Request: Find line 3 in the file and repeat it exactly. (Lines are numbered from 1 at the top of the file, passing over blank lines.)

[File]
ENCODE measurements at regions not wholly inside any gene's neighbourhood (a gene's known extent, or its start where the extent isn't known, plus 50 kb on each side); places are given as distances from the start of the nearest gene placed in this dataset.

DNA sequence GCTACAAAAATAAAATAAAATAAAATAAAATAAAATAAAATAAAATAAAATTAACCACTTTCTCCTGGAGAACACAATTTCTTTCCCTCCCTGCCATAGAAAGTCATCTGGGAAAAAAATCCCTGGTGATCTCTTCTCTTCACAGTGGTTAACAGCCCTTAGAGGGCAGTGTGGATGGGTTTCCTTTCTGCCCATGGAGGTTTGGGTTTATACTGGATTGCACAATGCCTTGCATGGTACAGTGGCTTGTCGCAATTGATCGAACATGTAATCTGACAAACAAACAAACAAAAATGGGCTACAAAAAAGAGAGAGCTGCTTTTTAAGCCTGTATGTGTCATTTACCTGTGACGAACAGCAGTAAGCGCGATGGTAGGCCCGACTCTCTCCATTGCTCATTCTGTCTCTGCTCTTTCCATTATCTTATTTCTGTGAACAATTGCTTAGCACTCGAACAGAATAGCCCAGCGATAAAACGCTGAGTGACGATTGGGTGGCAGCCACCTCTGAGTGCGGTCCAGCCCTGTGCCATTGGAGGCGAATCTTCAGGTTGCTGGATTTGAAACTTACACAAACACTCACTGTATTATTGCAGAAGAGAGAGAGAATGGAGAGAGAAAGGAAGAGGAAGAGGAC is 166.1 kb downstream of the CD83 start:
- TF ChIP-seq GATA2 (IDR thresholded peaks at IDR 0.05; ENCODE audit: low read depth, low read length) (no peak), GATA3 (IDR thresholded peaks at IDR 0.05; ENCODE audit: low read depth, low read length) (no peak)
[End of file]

- TF ChIP-seq GATA2 (IDR thresholded peaks at IDR 0.05; ENCODE audit: low read depth, low read length) (no peak), GATA3 (IDR thresholded peaks at IDR 0.05; ENCODE audit: low read depth, low read length) (no peak)